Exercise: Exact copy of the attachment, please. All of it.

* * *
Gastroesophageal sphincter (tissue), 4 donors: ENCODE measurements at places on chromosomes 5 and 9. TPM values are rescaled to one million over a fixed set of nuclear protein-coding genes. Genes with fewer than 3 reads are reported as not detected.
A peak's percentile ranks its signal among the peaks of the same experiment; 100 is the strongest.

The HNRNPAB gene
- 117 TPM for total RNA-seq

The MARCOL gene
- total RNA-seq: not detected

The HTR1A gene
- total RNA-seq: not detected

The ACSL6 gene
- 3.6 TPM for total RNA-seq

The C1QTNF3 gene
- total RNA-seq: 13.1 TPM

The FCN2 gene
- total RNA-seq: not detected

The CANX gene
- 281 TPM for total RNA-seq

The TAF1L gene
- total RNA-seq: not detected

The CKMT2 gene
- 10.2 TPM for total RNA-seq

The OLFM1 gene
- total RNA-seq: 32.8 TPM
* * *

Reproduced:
Gastroesophageal sphincter (tissue), 4 donors: ENCODE measurements at places on chromosomes 5 and 9. TPM values are rescaled to one million over a fixed set of nuclear protein-coding genes. Genes with fewer than 3 reads are reported as not detected.
A peak's percentile ranks its signal among the peaks of the same experiment; 100 is the strongest.

The HNRNPAB gene
- 117 TPM for total RNA-seq

The MARCOL gene
- total RNA-seq: not detected

The HTR1A gene
- total RNA-seq: not detected

The ACSL6 gene
- 3.6 TPM for total RNA-seq

The C1QTNF3 gene
- total RNA-seq: 13.1 TPM

The FCN2 gene
- total RNA-seq: not detected

The CANX gene
- 281 TPM for total RNA-seq

The TAF1L gene
- total RNA-seq: not detected

The CKMT2 gene
- 10.2 TPM for total RNA-seq

The OLFM1 gene
- total RNA-seq: 32.8 TPM